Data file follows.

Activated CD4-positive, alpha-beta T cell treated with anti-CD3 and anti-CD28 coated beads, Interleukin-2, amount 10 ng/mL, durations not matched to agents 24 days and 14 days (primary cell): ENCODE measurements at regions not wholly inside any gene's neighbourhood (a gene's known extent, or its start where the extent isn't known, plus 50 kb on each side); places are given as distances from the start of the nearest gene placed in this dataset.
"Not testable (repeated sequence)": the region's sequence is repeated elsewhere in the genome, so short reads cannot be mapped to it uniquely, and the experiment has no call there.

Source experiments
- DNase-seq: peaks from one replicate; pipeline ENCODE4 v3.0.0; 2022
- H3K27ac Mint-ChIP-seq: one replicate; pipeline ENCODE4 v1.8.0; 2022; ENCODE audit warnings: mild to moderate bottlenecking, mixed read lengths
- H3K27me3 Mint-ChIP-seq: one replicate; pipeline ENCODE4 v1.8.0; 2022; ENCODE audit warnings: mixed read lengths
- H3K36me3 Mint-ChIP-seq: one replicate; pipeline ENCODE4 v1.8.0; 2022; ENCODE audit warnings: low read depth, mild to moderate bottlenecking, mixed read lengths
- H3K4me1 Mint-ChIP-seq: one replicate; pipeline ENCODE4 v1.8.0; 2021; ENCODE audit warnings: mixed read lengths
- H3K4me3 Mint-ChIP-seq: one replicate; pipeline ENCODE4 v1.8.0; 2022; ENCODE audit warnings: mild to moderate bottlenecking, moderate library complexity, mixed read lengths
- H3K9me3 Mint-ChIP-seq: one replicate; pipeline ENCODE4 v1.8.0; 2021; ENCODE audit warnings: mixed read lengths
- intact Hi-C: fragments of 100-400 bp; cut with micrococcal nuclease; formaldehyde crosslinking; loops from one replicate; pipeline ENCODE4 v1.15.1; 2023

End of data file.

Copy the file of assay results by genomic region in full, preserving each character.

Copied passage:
Activated CD4-positive, alpha-beta T cell treated with anti-CD3 and anti-CD28 coated beads, Interleukin-2, amount 10 ng/mL, durations not matched to agents 24 days and 14 days (primary cell): ENCODE measurements at regions not wholly inside any gene's neighbourhood (a gene's known extent, or its start where the extent isn't known, plus 50 kb on each side); places are given as distances from the start of the nearest gene placed in this dataset.
"Not testable (repeated sequence)": the region's sequence is repeated elsewhere in the genome, so short reads cannot be mapped to it uniquely, and the experiment has no call there.

Source experiments
- DNase-seq: peaks from one replicate; pipeline ENCODE4 v3.0.0; 2022
- H3K27ac Mint-ChIP-seq: one replicate; pipeline ENCODE4 v1.8.0; 2022; ENCODE audit warnings: mild to moderate bottlenecking, mixed read lengths
- H3K27me3 Mint-ChIP-seq: one replicate; pipeline ENCODE4 v1.8.0; 2022; ENCODE audit warnings: mixed read lengths
- H3K36me3 Mint-ChIP-seq: one replicate; pipeline ENCODE4 v1.8.0; 2022; ENCODE audit warnings: low read depth, mild to moderate bottlenecking, mixed read lengths
- H3K4me1 Mint-ChIP-seq: one replicate; pipeline ENCODE4 v1.8.0; 2021; ENCODE audit warnings: mixed read lengths
- H3K4me3 Mint-ChIP-seq: one replicate; pipeline ENCODE4 v1.8.0; 2022; ENCODE audit warnings: mild to moderate bottlenecking, moderate library complexity, mixed read lengths
- H3K9me3 Mint-ChIP-seq: one replicate; pipeline ENCODE4 v1.8.0; 2021; ENCODE audit warnings: mixed read lengths
- intact Hi-C: fragments of 100-400 bp; cut with micrococcal nuclease; formaldehyde crosslinking; loops from one replicate; pipeline ENCODE4 v1.15.1; 2023